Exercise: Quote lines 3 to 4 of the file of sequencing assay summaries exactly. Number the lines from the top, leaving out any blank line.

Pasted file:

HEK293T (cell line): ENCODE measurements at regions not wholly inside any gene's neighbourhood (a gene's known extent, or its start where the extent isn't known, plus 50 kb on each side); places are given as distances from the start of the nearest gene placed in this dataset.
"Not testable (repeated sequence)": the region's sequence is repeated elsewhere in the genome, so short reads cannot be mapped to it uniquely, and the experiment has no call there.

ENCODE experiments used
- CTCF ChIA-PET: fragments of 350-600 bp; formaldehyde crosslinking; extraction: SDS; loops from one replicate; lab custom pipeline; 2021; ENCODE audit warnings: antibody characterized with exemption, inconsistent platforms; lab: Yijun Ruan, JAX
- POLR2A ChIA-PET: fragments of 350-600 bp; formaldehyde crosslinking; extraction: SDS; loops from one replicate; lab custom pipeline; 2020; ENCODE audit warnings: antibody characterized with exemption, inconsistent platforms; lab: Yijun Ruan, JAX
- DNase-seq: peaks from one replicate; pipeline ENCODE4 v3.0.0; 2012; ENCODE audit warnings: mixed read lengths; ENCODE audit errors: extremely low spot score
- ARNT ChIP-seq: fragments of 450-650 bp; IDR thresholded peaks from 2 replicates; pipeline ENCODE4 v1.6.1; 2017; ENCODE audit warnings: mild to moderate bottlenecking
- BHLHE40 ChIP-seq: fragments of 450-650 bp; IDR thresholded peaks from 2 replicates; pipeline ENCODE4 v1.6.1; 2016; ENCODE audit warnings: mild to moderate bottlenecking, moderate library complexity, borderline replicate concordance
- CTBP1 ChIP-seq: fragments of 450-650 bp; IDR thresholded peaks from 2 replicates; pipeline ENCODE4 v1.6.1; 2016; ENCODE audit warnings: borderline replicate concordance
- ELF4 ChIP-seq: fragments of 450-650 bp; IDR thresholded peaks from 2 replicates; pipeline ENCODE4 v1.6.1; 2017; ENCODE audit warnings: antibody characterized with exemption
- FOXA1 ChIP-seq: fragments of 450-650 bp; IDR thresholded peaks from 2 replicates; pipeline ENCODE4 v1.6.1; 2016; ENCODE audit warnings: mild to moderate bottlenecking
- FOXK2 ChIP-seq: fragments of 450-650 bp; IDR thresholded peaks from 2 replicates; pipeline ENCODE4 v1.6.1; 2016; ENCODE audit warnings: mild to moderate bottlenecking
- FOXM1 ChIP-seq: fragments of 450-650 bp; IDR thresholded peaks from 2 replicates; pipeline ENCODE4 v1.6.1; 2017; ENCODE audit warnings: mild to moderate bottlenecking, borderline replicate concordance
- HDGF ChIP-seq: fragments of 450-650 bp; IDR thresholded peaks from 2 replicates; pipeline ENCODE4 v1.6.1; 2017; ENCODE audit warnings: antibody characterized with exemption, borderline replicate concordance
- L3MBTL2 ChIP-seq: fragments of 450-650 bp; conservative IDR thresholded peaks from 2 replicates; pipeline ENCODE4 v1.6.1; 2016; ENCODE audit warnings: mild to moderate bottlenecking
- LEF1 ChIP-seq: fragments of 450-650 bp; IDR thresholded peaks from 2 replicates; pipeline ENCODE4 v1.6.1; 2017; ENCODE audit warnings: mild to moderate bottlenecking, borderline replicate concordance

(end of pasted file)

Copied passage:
ENCODE experiments used
- CTCF ChIA-PET: fragments of 350-600 bp; formaldehyde crosslinking; extraction: SDS; loops from one replicate; lab custom pipeline; 2021; ENCODE audit warnings: antibody characterized with exemption, inconsistent platforms; lab: Yijun Ruan, JAX